He would not make that fatal error; his first chore would be to research student files and find records of several graduates, records without the slightest shadows on them. Although he was thirty-one, he decided that in his new lives, he would be about twenty-three, a graduate student. Once he had that secure cover, he would find two other identities that he could switch to if his antennae told him he was being observed too closely.
He also had to find work — not the kind of job for which he was infinitely qualified: social service, mental health counselor, political aide, legal assistant — but a blue-collar job. He would have to have a Social Security number, a driver's license, and a permanent address. The latter, he had; the rest he would obtain. After the rental deposit, he had only $60 left, and he'd been shocked already to see the inroads inflation had made into the economy while he'd been incarcerated. He'd been sure that the several hundred dollars he'd begun his escape with would last him a month or two, but now it was almost gone.
He would rectify that. The program was simple. First the I.D., next the job, and last, but most important, he would be the most law-abiding citizen who ever walked a Florida street. He promised himself that he would never get so much as a jaywalking ticket, nothing whatever that would cause law enforcement officers to ever glance his way.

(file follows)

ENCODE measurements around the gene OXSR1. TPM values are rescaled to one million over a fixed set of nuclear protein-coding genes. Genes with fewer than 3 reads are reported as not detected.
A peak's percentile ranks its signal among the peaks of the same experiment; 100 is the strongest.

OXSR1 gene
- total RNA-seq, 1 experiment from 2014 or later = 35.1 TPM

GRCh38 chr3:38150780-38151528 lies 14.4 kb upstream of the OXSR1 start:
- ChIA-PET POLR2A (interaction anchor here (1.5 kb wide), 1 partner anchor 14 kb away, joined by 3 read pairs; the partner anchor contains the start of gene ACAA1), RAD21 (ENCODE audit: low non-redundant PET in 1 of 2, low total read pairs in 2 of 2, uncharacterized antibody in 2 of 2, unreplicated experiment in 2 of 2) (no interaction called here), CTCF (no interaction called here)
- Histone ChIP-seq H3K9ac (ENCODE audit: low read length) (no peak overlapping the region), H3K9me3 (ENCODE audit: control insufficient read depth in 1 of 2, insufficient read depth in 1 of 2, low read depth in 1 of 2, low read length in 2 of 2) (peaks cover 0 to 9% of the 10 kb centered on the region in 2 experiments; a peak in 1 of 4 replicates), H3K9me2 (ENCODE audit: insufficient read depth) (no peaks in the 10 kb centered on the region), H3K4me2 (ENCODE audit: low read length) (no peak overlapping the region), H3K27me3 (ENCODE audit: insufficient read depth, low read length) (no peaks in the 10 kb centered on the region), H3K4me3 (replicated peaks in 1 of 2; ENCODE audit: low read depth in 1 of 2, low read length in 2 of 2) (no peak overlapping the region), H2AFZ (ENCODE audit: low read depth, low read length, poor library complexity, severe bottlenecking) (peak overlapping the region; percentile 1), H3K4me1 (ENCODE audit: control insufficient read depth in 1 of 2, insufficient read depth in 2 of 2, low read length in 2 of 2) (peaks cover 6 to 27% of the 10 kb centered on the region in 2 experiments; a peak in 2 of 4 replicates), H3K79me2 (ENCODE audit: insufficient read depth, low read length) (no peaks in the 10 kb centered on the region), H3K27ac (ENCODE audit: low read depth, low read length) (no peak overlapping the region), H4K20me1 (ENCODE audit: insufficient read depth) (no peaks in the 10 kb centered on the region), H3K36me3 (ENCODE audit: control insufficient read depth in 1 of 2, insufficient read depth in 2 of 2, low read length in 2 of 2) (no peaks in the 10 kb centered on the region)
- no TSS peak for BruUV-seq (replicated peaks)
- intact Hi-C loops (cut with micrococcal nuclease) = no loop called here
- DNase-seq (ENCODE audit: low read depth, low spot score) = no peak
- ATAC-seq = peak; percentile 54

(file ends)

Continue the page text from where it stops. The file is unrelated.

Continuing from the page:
He was now a man without any past at all. Ted Bundy was dead.
As all of his plans had been, it was a good plan. Had he been able to carry it out to the letter, it is doubtful that he would ever have been apprehended. Florida lawmen had homicide suspects of their own to keep tabs on, and crimes as far afield as Utah or Colorado held little interest for them.
Most young men, among strangers, in a strange land, with only $60 to their names, jobless, and in need of $320 within the month, might be expected to feel a stirring of panic at the unknown quality of the days ahead.
"Chris Hagen" felt no panic. He felt only a bubbling elation and a vast sense of relief. He had done it. He was free, and he no longer had to run. Whatever lay ahead paled in comparison with what the morning of January 9th had meant to him as 1977 drew to a close. He was relaxed and happy as he fell asleep in his narrow bed in The Oak in Tallahassee.
He had good reason to be. For Theodore Robert Bundy — the man who was no more — had been scheduled to go on trial for first-degree murder in Colorado Springs, Colorado, at 9 A.M. on January 9. Now that courtroom would be empty.
The defendant was gone.
Copyright © 2009 by Ann Rule